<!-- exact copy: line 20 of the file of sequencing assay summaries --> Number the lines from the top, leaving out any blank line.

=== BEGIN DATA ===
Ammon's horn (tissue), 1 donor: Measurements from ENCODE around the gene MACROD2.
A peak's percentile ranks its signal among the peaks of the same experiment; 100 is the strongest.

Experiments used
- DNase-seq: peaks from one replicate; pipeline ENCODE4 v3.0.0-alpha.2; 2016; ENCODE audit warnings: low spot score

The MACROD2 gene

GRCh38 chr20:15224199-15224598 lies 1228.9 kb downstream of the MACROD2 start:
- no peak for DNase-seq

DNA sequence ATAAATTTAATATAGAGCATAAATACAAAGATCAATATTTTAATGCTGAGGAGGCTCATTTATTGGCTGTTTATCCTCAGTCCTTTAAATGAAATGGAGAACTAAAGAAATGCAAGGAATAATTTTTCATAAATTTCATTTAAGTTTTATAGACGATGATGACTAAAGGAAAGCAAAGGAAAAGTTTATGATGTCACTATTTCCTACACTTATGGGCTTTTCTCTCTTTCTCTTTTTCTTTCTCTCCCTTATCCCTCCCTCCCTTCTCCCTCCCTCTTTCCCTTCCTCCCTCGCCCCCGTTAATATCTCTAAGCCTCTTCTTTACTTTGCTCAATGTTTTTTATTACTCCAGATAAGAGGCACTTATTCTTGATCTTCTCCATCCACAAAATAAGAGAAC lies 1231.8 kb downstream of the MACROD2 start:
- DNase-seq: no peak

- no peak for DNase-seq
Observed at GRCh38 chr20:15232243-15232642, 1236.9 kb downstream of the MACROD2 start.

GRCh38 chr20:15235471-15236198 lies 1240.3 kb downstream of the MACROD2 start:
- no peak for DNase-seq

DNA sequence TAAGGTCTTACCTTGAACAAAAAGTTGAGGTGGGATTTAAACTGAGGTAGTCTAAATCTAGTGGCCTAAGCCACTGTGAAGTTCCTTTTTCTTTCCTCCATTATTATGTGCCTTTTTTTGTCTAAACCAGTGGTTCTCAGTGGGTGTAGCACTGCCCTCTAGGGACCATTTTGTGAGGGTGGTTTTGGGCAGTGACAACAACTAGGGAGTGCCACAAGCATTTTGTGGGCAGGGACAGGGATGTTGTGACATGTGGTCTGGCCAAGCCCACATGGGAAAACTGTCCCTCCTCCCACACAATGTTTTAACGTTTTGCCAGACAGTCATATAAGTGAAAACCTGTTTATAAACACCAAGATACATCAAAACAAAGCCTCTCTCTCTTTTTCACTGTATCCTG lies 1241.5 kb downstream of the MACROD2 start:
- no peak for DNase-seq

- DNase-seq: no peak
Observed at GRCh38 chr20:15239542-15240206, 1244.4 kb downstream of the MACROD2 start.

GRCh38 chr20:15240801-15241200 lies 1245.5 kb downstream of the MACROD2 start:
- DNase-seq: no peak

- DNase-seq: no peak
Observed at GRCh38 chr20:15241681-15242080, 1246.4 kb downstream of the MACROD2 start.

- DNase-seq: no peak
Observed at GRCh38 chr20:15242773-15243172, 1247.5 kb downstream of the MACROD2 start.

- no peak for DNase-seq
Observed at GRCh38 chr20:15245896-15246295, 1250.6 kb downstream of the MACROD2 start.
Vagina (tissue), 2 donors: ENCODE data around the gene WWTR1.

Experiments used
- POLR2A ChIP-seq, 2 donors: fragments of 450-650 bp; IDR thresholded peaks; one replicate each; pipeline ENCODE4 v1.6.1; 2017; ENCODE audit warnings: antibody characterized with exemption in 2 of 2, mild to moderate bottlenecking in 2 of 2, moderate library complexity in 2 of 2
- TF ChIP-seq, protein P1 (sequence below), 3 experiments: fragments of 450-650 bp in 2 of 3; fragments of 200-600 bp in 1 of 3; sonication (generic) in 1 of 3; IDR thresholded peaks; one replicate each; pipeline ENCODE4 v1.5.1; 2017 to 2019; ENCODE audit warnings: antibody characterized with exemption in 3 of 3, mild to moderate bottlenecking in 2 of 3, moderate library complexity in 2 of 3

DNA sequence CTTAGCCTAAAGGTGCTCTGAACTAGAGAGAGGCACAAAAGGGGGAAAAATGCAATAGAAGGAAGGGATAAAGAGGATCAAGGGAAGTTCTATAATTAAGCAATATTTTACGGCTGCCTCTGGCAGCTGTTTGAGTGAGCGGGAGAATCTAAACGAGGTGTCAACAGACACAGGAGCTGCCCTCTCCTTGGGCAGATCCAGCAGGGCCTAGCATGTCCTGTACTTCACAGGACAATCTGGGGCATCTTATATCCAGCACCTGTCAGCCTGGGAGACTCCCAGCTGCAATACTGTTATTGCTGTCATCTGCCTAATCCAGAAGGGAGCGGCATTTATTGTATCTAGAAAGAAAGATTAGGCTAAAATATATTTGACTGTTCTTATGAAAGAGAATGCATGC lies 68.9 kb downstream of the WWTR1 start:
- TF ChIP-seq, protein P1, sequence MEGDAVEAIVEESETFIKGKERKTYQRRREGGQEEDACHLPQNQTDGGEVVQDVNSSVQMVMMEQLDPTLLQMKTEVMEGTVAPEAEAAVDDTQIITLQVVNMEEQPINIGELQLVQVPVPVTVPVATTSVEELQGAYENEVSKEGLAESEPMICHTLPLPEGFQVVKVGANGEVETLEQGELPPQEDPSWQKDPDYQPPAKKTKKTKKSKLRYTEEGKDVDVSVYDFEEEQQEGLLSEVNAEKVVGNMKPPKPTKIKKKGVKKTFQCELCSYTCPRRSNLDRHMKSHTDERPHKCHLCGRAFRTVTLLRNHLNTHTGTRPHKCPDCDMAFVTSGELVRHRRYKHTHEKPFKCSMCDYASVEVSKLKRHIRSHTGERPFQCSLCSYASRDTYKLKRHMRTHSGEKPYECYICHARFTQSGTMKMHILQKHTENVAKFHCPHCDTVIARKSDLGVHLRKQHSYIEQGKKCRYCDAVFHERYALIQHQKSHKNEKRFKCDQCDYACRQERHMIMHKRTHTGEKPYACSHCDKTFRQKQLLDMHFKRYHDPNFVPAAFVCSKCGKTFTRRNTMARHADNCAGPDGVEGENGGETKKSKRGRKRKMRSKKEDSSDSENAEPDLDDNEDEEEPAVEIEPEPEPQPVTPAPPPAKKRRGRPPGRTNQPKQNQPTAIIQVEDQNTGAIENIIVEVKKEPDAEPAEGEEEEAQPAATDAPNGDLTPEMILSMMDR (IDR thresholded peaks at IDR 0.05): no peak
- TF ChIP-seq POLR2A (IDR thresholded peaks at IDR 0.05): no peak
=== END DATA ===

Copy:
- DNase-seq: no peak